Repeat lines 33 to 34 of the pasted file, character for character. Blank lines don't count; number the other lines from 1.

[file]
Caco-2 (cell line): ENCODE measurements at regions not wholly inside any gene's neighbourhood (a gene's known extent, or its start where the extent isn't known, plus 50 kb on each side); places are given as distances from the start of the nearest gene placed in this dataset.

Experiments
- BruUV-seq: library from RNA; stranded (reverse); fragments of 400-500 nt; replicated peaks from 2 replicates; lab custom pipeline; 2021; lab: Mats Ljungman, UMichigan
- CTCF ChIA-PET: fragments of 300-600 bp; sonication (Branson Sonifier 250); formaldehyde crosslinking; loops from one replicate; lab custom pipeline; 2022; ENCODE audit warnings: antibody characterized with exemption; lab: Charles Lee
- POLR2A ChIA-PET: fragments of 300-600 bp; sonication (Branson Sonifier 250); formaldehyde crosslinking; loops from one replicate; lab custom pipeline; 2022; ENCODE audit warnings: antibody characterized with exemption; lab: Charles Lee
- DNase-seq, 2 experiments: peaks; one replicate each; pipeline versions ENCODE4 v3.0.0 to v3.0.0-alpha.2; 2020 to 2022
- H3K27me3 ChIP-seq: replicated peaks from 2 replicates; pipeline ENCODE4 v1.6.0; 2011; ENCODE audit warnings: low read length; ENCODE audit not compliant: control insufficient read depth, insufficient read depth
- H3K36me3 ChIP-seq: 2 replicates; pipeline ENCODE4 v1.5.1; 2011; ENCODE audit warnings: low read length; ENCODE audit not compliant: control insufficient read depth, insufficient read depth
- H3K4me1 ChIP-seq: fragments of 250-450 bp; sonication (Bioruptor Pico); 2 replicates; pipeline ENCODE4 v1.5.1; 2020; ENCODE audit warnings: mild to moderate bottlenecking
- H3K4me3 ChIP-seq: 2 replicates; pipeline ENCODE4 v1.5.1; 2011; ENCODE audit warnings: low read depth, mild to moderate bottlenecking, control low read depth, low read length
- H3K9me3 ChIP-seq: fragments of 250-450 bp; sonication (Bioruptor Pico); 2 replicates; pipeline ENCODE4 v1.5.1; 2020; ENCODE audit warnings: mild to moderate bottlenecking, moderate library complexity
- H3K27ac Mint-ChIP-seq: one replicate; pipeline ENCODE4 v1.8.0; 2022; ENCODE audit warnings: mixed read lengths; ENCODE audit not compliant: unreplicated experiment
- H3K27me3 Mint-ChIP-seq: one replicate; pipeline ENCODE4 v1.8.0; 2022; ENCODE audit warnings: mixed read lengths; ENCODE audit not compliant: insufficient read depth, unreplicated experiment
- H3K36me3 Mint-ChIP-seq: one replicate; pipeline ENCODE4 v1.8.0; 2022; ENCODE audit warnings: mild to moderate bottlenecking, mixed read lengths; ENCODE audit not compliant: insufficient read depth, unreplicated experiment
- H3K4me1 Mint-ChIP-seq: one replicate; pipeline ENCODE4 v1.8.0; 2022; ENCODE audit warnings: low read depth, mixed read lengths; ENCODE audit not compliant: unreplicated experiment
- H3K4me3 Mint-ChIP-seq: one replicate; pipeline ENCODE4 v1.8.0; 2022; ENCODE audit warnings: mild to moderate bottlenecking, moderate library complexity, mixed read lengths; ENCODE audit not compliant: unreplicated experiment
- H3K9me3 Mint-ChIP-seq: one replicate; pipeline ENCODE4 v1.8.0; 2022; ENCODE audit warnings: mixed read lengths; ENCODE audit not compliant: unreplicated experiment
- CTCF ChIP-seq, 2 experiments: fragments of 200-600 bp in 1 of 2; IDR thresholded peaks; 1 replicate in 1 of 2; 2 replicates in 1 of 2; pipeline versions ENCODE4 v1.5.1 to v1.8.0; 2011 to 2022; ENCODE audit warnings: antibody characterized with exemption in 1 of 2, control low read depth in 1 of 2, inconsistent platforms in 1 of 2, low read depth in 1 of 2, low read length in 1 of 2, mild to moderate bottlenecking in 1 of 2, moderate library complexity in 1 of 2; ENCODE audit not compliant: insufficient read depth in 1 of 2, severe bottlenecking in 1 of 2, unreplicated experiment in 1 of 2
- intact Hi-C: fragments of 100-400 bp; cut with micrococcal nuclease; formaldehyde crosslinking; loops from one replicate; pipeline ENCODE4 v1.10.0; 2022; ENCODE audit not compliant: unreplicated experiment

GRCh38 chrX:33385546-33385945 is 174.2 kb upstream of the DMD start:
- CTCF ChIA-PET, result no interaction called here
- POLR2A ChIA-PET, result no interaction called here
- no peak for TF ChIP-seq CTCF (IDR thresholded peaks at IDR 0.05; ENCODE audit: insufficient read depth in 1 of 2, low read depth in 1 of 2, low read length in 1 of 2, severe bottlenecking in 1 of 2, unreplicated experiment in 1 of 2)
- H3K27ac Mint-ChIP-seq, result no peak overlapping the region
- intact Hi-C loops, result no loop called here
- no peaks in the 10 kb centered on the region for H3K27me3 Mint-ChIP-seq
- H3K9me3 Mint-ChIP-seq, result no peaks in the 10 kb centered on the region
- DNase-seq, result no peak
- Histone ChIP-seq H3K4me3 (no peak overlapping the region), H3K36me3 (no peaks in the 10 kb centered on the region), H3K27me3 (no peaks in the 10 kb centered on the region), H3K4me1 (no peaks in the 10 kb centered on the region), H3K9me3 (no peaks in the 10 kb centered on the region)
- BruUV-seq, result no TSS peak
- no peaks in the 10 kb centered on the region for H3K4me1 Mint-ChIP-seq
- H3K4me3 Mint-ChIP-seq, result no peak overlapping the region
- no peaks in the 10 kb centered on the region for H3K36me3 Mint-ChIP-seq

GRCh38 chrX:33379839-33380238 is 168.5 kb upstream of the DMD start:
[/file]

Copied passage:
- no peaks in the 10 kb centered on the region for H3K36me3 Mint-ChIP-seq

GRCh38 chrX:33379839-33380238 is 168.5 kb upstream of the DMD start: